The battle over news and facts.

I read a Rolling Stone opinion piece today that did something that not enough opinion pieces do. It voiced concern over something that ostensibly it liked. Why did the the author voice concern over an event that he liked? Because he understands that it could easily lead to things that he did not like. Most people are extremely short-sighted and are susceptible to, in the effort of doing the “right thing,” digging themselves into holes that lead to something extremely awful.

I will link the article below, but the thesis of the article is really the subject of my post. How do we define “fake news?” What do we do to limit it? Should we stop it? Can our actions to stop it lead to the further destruction of real news? Does real news even exist?

False dichotomy is something that people are very susceptible to. Because a black and white world is easier to comprehend and deal with, people make a subconscious (or conscious) effort to simplify stuff. Sometimes this is done out of laziness, but other times it is done out of self-preservation instinct. Some things are so complicated that in order to react you have to go on incomplete information. We are still cavemen, evolutionally speaking. We are not evolved to deal primarily with complicated economic issues or international political controversies. We are designed to survive and to react and to be decisive. So, we actually have to fight our nature in order to even get close to being able to navigate these extremely complicated situations that we have created for ourselves.

So, false dichotomy is one of the most common examples of this natural instinct trying to deal with a complicated problem that absolutely doesn’t fit. for instance, it is obvious to the vast majority of rational people that InfoWars is some combination of pathological paranoia and disingenuousness. And most of us would agree that if someone is shaping their reality based on something pathologically paranoid and disingenuous, then that will lead to erroneous perceptions that will lead to “bad behavior.” So, when we see a problem, our instinct is to fix it. So what do we do to fix it? The most obvious thing that people do to limit bad things is to ban them. Parents usually jump to this course of action. “X is bad, so you are not allowed to do X anymore.” 

But with news, it’s not that simple. Especially if there are several sources of opposing fake news that cannot be agreed upon by a vast majority of society. For instance, as obvious as it is to many of you that Alex Jones is probably bad for the US, I believe that reliance on mainstream media is also extremely bad for the US. Though, due to human nature, the majority of people will likely never agree with that. What seems to be agreed upon by the majority is trusted for that reason alone. There are millions of people who believe FoxNews is centrist and fair and balanced. And there are others who do not believe CNN has a specific agenda and frames news dishonestly to pursue a specific agenda. Then, there are those who trust our government to usually tell the truth. So, people disagree on the sources of truth.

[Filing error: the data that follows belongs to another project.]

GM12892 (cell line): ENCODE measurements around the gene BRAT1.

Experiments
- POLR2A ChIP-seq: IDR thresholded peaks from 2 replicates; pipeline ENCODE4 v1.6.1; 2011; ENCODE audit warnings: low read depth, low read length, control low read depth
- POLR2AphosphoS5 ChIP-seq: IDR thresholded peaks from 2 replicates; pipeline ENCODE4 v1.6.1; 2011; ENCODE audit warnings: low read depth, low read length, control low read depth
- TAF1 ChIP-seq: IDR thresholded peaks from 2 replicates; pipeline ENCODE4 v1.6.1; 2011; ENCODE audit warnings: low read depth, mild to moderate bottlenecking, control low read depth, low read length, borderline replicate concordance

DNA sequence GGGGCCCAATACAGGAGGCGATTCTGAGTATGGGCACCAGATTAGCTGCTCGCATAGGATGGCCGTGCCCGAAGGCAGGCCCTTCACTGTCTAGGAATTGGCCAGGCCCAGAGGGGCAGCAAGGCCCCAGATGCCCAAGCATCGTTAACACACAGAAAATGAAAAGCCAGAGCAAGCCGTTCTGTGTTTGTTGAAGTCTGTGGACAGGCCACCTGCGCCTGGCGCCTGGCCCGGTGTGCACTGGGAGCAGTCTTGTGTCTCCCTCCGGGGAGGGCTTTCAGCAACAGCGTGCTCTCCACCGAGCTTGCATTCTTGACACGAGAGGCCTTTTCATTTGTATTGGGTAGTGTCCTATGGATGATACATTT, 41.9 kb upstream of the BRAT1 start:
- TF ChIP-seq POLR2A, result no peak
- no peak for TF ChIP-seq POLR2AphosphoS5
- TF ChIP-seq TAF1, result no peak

That means that our society can’t actually regulate “fake news” without a tribal competition on who gets to decide the facts. With the facts comes great power. Economic, political, social, etc. At the end of the day, a group of people who strongly disagree with millions of other people will have to decide what qualifies as reality. Is that likely to lead to a good outcome? This is why many people blame Trump’s popularity on the democrat party’s conscious effort, through their allied media corporations, to control the facts and, instead of winning debates, disqualifying certain viewpoints as “illegitimate.”

We see this sort of attitude prevalent on Twitter. Efforts to avoid the specifics of an argument and instead try and delegitimize the existence of the debate in the first place. This is a trend that has been growing steadily over the last 30 years and it will only get worse. Critical thinking is being replaced by the lessons from tribal politics. Don’t fight a fair fight, rig the fight instead.

Censorship efforts that are ostensibly there to protect people from fake news are really battles over rigging the “truth.” Just because YOU don’t see it that way doesn’t mean that the powers that be aren’t co-opting it for that purpose. And to come full circle with false dichotomy, those who judge anything outside of the mainstream media to be conspiracy or paranoid, are every bit as delusional as an Alex Jones enthusiast. The only difference is that one delusion is more “normal” than the other. 

2 thoughts on “The battle over news and facts.

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